3: We live in an area with many wonderful public, in-state schools.  Whether a child can apply for admission and pay in-state tuition will be different in each state.  Additionally, each school or university decides whether or not a student qualifies for in-state tuition.  Check with the university your child is planning to attend for their policies.  However, some basic guidelines for neighboring states is available. 

  • Virginia:   Your child may be eligible for  in-state residency status after a divorce even if the child resides in another state.  For example, consider the situation when a child wants to attend the University of Virginia or Virginia Tech.    If the father lives in Reston and pays child support, but the child lives in Jefferson County and attended high school in West Virginia, the child may be eligible for admission as an in-state student based on the father’s residency.  General information about Virginia schools is available by clicking here.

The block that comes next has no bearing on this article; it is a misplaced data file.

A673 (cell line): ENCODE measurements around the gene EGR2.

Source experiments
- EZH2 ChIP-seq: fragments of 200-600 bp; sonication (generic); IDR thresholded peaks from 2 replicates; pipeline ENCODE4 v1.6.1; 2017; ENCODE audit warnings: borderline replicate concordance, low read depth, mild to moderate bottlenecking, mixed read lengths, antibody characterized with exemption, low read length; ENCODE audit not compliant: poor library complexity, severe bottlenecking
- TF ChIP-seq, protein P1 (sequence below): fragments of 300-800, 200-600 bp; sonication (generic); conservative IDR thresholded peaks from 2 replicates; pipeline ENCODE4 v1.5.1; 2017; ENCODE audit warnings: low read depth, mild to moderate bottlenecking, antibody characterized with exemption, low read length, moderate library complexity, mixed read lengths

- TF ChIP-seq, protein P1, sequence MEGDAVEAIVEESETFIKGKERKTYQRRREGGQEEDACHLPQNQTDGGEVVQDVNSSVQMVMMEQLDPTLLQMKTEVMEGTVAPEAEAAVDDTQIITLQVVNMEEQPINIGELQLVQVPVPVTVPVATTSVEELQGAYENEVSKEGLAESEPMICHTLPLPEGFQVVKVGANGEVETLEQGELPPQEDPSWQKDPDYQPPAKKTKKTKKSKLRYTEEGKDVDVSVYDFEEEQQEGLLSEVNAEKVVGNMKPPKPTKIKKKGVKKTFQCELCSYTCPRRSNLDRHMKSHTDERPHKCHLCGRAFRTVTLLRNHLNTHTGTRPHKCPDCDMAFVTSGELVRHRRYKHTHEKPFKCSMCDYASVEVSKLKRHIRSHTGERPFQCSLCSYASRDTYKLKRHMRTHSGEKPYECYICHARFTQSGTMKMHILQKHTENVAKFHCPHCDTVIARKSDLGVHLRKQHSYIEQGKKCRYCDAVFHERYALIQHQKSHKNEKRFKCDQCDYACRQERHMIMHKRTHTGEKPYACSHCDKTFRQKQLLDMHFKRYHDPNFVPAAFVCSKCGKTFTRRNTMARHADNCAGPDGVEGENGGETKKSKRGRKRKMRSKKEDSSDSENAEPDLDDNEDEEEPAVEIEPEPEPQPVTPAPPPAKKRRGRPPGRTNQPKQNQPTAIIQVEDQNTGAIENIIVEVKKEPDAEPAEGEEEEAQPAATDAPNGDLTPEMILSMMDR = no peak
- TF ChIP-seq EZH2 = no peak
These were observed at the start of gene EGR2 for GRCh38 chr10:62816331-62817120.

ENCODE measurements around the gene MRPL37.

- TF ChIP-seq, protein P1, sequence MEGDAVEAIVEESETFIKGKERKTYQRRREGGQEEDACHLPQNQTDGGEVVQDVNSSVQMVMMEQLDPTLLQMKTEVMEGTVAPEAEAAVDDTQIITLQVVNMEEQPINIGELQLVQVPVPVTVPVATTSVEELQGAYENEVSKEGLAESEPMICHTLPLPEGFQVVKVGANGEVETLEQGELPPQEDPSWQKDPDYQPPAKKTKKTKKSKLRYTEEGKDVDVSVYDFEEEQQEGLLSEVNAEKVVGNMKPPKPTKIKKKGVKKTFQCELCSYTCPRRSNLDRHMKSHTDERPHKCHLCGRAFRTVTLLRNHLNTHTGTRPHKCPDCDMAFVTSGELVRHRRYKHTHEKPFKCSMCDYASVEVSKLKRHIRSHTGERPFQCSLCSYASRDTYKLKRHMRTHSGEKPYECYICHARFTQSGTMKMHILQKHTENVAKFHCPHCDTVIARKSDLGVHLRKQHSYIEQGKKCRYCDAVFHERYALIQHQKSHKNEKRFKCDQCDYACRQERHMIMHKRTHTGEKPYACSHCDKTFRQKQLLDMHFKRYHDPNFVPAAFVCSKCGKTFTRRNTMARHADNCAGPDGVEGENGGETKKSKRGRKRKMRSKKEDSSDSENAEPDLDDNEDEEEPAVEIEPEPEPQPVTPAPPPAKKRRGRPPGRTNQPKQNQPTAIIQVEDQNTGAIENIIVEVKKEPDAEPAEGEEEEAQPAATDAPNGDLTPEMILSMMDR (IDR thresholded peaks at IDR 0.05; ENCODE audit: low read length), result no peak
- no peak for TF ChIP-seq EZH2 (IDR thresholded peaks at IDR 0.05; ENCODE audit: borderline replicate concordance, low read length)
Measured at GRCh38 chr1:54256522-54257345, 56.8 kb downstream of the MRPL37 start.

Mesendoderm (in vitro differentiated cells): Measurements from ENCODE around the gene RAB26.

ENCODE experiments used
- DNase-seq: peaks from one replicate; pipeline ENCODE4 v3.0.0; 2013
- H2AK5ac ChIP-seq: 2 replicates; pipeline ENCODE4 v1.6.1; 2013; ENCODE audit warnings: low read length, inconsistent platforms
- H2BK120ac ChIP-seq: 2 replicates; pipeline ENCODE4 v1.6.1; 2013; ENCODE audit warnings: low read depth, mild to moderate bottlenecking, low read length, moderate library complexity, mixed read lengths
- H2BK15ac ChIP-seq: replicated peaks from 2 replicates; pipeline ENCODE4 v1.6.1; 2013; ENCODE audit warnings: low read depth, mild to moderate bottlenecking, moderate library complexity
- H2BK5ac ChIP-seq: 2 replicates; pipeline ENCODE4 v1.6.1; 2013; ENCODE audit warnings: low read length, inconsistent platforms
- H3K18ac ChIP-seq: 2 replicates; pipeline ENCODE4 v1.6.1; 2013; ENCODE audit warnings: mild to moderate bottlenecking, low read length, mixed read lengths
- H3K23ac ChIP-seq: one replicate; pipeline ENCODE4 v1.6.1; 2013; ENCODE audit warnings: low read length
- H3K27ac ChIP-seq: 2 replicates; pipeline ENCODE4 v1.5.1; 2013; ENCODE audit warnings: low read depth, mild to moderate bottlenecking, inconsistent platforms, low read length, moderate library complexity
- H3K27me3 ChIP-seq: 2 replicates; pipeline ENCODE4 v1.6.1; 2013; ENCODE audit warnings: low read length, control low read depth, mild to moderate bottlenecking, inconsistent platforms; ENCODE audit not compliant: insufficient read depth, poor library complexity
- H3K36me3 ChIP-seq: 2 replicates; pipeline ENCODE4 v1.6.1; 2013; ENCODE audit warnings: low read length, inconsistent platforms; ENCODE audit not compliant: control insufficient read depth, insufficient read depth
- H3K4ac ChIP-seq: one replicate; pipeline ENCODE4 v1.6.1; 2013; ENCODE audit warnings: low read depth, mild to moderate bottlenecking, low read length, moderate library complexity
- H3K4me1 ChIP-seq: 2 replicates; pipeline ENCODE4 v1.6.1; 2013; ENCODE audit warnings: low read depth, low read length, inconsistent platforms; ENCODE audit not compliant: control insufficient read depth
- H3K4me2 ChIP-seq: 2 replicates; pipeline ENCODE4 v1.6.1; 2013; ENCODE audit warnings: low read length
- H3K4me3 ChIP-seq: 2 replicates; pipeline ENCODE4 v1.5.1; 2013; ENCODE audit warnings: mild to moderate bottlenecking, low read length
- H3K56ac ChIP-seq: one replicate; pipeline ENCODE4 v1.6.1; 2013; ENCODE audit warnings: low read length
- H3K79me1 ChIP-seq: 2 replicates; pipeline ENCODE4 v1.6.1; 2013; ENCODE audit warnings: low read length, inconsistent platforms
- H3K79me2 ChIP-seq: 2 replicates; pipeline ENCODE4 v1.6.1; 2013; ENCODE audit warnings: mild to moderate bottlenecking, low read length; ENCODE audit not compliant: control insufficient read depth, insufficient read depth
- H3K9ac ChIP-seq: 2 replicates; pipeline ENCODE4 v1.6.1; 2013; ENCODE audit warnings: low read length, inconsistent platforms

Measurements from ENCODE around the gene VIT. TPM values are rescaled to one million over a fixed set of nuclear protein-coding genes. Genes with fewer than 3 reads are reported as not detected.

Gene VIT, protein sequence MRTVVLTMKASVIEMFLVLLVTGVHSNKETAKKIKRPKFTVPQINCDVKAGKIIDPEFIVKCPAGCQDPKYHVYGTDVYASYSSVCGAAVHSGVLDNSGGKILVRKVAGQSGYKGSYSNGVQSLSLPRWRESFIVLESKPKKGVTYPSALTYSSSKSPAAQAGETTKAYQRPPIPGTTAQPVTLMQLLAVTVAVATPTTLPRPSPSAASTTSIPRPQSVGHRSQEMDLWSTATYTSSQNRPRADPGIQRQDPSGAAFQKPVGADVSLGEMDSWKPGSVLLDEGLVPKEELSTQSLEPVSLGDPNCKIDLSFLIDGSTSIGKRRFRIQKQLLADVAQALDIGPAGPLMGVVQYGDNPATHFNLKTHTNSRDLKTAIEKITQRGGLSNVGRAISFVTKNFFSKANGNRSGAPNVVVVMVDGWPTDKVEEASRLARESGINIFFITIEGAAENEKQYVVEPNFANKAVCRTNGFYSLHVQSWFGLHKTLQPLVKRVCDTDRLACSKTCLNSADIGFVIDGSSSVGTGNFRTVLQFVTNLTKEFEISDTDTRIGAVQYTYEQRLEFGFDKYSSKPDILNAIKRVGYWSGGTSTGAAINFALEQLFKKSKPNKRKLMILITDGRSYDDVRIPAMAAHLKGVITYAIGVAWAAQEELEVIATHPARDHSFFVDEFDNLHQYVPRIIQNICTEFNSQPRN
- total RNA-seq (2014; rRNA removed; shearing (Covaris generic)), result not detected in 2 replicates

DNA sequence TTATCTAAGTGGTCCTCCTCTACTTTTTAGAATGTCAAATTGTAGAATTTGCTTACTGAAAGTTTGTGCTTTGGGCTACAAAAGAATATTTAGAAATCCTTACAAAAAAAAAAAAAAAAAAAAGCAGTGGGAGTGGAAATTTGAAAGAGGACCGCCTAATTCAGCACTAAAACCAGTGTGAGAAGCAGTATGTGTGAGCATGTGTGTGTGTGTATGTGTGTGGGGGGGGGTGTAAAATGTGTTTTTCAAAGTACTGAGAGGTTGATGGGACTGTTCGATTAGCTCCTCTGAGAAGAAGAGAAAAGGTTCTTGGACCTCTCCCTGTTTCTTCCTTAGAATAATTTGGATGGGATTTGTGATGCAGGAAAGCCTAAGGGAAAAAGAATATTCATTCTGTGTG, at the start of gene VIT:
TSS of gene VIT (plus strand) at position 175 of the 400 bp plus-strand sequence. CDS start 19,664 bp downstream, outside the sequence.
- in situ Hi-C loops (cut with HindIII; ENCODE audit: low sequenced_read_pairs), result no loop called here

• Maryland:  Generally, a child must reside in Maryland for a period of 12 months prior to attendance to be eligible for in-state tuition.  Further information can be obtained here. 
  • West Virginia:  The child has in-state residency status after a divorce in West Virginia when the parent with whom the child resides lives in West Virginia.  WVU spells out their requirements here.  
  • District of Columbia:  In addition to attending UDC, residents of the District may also be eligible for a grant to offset out of state costs.  Residency of the students will be determined by the domicile of the parents.  To learn more about the DC TAG program, click here. To learn more about the DC residency requirements for UDC, click here
  • Pennsylvania:  Pennsylvania's residency requirements vary significantly from school to school.    It appears that Penn State construes the requirement to permit either parent to be domiciled in Pennsylvania  while Shippensburg State seems to base the decision on the basis of where the child resides.

Today's tip:  PLAN!  Regardless of how you decide to fund your child's higher education after divorce, the child will benefit when the parents work together to develop the best plan for your child to enjoy success in their educational endeavors.

DIVORCE OPTIONS (WHEN YOU CAN'T AFFORD A LAWYER)